Students from the land-locked Storrs campus gained a deeper appreciation for New England maritime history by participating in their own sea voyage off the coast of Avery Point this September.
The trip was part of HIST 2210: History of the Ocean, a course co-listed with the maritime studies program, which is being offered on the Storrs campus for the first time this semester. Students in the class explore the cultural, environmental, and geopolitical significance of the oceans, and how the relationships between people and oceans have changed over time due to processes like industrialization and modernization.
“The purpose of the trip is for the students to get some hands-on experience with the ocean to put some of the stuff we’re talking about in class into context,” says course instructor Jason Chang, associate professor of history and director of the Asian and Asian American Studies Institute.
Students tried their hands at traditional nautical chart navigation and learned about lobster traps, plankton trawls, and other commercial fishing methods. They also came face-to-face with some of the marine life that inhabits the Long Island Sound, including clearnose skate, broad claw hermit crabs, and summer flounder.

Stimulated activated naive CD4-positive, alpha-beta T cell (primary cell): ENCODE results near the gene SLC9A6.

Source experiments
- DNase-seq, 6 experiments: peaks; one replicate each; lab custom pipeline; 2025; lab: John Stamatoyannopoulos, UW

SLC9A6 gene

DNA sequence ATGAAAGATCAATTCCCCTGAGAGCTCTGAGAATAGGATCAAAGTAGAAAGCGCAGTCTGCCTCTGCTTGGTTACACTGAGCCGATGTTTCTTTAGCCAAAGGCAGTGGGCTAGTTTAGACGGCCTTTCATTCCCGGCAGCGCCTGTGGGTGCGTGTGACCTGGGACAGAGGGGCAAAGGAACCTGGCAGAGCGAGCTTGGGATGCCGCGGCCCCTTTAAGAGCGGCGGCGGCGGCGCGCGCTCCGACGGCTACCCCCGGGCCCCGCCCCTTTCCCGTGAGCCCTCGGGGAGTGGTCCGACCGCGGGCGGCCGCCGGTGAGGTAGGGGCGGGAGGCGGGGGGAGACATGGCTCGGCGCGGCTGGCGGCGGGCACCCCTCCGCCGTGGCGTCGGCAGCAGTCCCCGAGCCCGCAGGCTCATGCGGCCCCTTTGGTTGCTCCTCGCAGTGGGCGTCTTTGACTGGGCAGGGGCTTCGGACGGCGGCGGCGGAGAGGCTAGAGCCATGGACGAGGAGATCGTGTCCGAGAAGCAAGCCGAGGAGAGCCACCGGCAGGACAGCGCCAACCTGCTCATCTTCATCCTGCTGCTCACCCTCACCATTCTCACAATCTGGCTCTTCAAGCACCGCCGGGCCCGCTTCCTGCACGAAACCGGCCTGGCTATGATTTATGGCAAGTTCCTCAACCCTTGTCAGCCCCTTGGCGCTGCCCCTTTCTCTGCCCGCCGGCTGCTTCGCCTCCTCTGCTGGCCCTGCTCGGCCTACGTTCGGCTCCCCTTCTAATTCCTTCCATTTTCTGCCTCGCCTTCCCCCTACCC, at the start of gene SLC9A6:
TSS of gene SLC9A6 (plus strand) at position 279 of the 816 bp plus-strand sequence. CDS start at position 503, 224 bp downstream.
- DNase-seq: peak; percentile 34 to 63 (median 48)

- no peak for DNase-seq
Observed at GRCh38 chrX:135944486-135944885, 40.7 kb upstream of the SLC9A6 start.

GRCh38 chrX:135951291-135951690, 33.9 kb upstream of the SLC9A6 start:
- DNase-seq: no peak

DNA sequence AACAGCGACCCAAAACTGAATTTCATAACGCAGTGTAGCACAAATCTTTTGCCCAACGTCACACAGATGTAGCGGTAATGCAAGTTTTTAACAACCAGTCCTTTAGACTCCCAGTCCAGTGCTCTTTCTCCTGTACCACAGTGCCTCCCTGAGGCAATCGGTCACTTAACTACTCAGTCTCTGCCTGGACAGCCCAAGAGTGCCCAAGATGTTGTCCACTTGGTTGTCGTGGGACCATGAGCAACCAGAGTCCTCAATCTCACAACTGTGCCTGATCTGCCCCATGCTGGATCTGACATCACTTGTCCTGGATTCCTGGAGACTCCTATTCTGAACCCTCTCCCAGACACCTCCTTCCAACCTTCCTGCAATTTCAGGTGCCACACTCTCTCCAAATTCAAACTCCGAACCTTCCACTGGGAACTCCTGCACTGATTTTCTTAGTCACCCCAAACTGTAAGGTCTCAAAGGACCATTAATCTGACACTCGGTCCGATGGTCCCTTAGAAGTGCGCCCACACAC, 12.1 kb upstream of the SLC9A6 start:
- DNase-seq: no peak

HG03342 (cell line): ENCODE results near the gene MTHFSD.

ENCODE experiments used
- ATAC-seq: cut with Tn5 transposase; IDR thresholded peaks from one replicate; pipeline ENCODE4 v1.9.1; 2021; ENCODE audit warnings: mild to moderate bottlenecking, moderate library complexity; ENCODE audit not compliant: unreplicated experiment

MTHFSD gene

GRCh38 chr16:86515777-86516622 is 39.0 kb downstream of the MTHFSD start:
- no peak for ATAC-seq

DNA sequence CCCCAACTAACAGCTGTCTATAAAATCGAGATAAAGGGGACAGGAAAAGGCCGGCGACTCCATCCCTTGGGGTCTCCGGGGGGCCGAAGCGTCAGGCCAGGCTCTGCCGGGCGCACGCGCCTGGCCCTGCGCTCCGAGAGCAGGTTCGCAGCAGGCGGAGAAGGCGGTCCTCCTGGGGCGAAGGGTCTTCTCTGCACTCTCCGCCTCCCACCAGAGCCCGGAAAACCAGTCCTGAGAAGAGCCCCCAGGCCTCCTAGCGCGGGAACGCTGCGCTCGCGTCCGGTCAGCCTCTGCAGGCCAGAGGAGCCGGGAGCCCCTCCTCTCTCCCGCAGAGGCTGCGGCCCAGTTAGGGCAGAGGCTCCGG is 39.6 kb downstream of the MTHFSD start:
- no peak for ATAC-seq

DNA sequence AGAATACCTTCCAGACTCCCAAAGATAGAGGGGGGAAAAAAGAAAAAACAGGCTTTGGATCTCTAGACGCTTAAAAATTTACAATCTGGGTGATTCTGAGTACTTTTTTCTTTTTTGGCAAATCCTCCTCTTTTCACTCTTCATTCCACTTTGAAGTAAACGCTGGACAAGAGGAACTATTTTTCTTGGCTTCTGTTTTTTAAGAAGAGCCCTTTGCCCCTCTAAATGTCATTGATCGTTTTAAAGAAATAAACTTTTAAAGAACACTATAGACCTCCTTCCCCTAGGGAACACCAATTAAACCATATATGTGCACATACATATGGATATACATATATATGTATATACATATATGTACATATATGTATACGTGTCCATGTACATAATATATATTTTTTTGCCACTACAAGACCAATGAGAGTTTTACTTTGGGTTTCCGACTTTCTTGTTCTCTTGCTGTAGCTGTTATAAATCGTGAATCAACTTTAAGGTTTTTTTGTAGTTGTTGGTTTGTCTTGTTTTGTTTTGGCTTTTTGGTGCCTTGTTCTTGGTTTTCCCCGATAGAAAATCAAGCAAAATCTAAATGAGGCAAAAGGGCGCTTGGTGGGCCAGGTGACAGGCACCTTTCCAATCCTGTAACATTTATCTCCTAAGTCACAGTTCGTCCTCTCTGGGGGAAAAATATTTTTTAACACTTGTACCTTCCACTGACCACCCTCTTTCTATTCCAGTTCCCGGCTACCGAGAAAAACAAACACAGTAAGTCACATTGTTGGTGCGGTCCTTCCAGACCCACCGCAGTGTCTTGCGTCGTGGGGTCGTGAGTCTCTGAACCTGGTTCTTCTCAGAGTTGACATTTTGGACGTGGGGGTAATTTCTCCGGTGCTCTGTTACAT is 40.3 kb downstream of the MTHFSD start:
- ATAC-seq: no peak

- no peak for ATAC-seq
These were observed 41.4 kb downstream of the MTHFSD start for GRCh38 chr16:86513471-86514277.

The tour was led by instructors from Project Oceanology, a marine science education program based in Groton, Conn. The organization partners with local school districts and universities like UConn, and offers opportunities for classes to board their research vessels for guided tours and immersive educational experiences.
“These kinds of activities help give the class more meaning,” says Chang. “Last week we talked about how some of the navigation technologies came about. Getting first-hand experience with them really adds to the backstory.”
The course is also special in that it attracts students from a variety of majors, from environmental studies and biological sciences to English, mathematics, and digital media and design, according to Chang.
“Most of the students are CLAS majors, but ninety percent of our students have some kind of passion about the ocean, whether they sail or they’re from the coast,” he says. “They come from different angles, which is pretty unique.”
“The course is a requirement for environmental studies, but it’s different from other general education courses,” says Anne Longo ’20 (CLAS), an environmental studies and political science major, who’s also a member of the UConn Club Sailing Team on the Storrs campus. “It’s cool to do hands-on stuff…this is so-far my favorite class of the semester.”